The overall build quality is excellent and on par with what you should be expecting from a sub-Rs 20,000 smartphone. Thanks to the compact 5-inch display, the device is great for one-handed usage, and a treat for people with small hands — something that is a rarity in the Android smartphone space. The metal and glass combination though make the device quite slippery, and we would advise you to use the transparent cover provided in the box.
The Vivo V3 flaunts a 5-inch HD (1280×720 pixels) IPS LCD display with a pixel density of 294ppi. On paper it is a tad disappointing, especially when smartphones priced as low as Rs 10,000 these days are offering full HD resolution displays. But in real-life performance, the display does a good job, and a non-techie person will be hard-pressed to tell the display’s resolution without having to refer to the spec sheet. The display is bright, with great color reproduction, and more importantly, it is quite clear even when viewed under harsh sunlight. The screen is a fingerprint magnet, and we had to constantly wipe it clean during our day-to-day usage.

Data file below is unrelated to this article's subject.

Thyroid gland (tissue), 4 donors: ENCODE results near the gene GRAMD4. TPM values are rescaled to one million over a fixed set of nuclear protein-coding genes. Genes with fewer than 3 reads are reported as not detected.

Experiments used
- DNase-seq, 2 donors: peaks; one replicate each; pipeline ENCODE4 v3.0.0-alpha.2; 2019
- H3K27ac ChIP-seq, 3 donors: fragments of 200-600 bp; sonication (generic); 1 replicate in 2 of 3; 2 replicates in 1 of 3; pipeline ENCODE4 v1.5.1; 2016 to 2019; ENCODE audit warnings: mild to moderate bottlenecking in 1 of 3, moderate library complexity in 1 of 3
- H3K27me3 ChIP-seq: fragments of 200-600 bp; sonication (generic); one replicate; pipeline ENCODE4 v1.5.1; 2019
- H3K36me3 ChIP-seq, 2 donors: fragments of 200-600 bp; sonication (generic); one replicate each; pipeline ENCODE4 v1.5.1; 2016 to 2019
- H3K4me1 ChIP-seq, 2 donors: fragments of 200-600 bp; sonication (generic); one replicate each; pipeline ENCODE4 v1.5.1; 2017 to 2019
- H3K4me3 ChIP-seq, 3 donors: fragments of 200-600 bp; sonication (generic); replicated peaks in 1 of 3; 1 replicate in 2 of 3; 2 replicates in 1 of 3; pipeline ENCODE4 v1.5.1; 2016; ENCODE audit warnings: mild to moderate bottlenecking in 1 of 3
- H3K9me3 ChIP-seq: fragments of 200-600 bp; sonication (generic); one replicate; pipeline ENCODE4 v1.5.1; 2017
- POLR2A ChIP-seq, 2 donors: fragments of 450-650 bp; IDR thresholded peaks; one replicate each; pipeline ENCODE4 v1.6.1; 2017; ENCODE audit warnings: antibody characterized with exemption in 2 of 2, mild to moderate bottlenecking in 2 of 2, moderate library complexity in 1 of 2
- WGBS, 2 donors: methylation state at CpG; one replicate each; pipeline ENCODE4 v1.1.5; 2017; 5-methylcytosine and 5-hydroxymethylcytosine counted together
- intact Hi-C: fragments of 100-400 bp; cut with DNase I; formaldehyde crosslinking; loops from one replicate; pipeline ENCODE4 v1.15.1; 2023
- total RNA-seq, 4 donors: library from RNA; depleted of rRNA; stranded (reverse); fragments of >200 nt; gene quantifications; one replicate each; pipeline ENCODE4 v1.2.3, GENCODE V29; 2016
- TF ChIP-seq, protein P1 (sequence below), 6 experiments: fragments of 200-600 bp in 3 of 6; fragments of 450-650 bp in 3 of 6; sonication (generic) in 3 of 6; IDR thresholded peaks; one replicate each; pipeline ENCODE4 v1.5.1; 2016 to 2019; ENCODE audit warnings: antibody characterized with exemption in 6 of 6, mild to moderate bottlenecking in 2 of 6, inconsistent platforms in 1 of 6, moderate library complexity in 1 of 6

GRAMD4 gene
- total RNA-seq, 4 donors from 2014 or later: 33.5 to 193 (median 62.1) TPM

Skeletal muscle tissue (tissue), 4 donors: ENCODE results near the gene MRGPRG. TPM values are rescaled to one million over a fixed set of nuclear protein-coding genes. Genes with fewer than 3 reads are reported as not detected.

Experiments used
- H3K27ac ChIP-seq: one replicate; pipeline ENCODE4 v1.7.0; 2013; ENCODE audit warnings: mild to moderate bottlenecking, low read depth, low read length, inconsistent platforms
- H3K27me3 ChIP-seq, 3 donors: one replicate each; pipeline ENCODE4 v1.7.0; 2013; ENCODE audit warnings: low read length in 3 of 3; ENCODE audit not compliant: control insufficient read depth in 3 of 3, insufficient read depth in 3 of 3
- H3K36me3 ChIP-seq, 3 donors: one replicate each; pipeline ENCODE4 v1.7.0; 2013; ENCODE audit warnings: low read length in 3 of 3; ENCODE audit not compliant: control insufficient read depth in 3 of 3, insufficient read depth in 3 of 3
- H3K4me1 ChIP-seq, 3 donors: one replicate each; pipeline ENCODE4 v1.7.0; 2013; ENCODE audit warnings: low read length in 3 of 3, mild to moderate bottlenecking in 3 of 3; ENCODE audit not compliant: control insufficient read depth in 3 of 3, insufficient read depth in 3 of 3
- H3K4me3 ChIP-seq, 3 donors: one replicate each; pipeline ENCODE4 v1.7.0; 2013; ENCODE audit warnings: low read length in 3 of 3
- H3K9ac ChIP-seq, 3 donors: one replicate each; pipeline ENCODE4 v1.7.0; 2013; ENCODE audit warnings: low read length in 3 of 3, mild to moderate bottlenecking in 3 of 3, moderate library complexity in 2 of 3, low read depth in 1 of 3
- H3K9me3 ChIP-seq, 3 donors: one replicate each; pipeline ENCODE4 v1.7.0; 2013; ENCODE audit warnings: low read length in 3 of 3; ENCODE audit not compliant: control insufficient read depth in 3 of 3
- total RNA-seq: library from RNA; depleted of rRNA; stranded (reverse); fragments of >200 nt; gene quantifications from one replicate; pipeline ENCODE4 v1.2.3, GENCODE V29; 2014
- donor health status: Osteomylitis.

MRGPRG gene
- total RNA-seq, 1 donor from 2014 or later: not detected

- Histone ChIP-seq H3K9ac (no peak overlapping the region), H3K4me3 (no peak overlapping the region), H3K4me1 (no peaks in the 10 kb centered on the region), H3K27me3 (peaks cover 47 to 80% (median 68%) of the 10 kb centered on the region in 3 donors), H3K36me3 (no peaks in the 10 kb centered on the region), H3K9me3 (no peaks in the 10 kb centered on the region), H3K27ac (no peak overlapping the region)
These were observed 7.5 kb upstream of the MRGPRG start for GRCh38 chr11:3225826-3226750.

Under the hood is Qualcomm s Snapdragon 616 octa-core chipset paired with an Adreno 405 GPU and 3GB of RAM. The combination is good enough to ensure a smooth performance even with multiple apps running in the background. We can’t remember facing any major lags during our usage, and graphic-intensive games like Riptide GP2 were handled with relative ease. Though the device did heat up a bit while playing, it didn’t reach uncomfortable levels. It comes with 32GB of built-in storage of which around 22GB is available out-of-the-box. You can however use a microSD card to expand the storage up to 128GB.